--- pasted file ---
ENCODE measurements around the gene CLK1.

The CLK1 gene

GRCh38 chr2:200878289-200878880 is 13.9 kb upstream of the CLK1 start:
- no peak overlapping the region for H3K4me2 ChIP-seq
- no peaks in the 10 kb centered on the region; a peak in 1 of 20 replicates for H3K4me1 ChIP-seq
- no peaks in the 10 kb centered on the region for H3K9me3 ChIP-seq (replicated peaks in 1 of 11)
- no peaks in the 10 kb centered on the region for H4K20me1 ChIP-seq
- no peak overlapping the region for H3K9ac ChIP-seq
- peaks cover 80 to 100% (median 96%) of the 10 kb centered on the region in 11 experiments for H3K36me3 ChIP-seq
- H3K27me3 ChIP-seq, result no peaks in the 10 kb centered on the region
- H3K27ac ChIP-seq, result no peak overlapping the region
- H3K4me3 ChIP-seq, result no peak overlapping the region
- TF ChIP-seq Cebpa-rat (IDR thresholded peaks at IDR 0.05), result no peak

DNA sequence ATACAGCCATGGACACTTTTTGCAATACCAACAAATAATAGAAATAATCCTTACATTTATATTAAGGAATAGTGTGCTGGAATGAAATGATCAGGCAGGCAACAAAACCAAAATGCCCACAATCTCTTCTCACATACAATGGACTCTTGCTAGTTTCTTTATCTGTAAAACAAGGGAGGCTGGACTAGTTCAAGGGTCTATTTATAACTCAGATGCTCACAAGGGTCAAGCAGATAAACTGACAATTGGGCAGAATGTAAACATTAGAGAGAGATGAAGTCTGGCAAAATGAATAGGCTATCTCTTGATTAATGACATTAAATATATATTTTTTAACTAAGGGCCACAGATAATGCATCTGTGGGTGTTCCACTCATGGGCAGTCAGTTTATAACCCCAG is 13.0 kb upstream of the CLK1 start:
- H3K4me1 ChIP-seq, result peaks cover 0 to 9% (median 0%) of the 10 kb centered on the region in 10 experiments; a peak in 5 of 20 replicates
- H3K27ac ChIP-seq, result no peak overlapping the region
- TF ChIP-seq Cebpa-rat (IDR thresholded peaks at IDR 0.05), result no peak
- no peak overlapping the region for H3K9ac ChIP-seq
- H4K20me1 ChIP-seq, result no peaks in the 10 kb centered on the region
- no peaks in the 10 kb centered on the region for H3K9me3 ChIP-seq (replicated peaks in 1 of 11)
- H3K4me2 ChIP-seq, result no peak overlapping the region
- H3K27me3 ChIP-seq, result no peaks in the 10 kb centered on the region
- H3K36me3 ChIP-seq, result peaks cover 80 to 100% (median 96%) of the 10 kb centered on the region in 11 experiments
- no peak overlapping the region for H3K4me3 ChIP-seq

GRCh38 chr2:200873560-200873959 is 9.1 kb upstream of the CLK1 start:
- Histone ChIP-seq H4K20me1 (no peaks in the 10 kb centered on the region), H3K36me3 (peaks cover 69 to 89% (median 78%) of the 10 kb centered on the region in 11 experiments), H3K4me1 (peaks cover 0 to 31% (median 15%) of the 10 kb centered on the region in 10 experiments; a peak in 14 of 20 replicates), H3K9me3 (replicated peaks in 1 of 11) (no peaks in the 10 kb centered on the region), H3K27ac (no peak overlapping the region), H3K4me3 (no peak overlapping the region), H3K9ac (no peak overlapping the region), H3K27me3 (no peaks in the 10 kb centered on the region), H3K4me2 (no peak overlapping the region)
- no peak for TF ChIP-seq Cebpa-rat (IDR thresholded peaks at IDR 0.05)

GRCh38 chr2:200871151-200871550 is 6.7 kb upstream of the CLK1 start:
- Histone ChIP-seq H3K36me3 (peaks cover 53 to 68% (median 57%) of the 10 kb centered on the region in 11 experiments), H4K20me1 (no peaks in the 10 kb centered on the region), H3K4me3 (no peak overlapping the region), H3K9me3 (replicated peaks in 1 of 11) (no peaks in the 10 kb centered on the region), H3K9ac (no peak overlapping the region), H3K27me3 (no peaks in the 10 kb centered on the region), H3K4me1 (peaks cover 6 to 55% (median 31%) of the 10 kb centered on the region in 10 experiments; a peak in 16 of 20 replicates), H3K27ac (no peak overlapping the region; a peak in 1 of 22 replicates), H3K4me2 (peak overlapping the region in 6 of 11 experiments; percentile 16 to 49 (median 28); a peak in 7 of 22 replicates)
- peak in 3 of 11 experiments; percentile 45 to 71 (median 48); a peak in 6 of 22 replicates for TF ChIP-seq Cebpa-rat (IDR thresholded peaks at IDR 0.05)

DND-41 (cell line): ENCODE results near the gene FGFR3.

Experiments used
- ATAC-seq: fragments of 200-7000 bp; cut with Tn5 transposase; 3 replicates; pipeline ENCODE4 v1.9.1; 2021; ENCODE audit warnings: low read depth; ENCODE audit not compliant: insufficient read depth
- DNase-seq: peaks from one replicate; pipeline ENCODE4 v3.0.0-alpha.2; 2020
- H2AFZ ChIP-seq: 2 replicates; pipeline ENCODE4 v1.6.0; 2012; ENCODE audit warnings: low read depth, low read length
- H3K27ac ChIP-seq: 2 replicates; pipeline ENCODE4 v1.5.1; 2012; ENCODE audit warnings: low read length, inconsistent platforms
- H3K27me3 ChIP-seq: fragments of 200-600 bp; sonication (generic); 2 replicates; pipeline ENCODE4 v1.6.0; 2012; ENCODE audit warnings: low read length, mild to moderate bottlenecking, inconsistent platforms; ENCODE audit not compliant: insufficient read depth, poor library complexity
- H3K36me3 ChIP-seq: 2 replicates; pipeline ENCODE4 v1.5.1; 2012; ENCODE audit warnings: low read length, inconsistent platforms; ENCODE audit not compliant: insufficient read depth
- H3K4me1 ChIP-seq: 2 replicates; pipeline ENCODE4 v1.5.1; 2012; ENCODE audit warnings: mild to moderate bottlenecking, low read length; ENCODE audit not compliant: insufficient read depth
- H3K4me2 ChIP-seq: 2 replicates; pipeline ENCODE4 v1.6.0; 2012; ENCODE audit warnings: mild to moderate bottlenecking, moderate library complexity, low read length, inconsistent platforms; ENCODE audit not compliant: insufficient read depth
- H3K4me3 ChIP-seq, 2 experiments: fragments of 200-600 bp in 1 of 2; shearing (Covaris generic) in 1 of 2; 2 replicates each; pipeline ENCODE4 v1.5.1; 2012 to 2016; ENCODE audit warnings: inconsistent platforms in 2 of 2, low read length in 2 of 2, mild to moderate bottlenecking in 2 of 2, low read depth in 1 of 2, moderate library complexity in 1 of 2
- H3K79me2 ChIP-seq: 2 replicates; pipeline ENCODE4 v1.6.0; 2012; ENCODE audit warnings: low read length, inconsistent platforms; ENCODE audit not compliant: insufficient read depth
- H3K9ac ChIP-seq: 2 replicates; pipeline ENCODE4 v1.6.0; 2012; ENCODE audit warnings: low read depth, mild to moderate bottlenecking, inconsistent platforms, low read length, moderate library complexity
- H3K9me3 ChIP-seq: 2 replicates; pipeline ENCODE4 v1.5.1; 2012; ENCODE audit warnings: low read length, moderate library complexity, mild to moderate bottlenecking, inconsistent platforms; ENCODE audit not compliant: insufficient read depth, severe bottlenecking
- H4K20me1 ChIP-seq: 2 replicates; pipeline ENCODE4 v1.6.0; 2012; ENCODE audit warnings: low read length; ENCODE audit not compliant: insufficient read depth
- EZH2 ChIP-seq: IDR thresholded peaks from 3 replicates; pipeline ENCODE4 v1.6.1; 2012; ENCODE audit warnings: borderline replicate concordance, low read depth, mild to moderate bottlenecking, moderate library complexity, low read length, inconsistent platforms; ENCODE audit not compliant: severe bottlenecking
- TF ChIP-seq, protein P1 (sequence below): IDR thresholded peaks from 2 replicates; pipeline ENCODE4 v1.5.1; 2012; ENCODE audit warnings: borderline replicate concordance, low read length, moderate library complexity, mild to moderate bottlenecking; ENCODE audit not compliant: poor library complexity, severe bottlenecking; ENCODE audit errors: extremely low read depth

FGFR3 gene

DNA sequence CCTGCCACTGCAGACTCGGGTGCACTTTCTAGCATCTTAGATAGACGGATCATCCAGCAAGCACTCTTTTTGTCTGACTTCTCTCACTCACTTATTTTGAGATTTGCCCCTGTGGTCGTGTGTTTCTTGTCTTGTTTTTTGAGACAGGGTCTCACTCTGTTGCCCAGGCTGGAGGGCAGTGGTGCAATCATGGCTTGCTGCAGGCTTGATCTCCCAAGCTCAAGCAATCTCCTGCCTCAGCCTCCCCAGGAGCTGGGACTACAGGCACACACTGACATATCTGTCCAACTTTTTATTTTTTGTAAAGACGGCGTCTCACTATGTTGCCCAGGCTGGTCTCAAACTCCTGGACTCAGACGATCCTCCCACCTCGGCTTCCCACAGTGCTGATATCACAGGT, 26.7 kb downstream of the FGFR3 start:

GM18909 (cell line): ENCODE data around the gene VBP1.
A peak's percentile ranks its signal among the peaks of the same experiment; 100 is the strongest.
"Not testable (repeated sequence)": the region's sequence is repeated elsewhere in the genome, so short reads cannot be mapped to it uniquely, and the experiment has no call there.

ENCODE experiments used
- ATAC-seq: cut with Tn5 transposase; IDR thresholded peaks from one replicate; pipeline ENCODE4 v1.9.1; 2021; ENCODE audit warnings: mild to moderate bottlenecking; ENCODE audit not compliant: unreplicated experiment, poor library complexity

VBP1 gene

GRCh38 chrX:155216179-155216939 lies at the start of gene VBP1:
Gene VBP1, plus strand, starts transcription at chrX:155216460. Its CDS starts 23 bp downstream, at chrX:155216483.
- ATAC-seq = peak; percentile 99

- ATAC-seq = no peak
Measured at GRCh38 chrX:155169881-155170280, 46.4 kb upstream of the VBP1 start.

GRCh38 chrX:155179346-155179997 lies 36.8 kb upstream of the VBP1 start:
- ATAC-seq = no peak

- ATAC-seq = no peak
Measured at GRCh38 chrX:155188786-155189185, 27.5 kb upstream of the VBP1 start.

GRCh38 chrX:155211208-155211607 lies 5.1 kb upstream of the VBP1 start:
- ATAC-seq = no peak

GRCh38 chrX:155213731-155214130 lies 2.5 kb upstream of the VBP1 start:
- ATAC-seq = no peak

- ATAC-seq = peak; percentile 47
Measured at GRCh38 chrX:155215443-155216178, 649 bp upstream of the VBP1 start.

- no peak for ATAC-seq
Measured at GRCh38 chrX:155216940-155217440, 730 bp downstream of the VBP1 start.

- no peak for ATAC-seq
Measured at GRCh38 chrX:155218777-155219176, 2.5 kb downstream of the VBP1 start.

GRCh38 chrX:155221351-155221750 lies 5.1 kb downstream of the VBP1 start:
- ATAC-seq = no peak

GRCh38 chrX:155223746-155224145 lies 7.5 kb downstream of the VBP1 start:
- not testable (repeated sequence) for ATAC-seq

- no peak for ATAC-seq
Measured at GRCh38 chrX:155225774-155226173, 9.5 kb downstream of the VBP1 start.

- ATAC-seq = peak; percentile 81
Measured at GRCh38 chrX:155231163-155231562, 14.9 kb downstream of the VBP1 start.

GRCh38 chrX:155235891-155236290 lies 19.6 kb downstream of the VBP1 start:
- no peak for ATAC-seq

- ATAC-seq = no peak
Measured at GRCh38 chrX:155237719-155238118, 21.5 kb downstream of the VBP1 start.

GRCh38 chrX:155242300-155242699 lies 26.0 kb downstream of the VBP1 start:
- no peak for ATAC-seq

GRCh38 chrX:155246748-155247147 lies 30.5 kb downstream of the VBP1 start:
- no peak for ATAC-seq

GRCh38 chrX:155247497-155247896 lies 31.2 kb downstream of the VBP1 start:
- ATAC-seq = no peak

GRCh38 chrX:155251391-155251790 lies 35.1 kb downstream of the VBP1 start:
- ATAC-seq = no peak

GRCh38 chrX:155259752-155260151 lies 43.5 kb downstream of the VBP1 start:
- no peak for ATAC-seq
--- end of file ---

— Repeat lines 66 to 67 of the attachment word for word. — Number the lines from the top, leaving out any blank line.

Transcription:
- ATAC-seq = no peak

GRCh38 chrX:155213731-155214130 lies 2.5 kb upstream of the VBP1 start: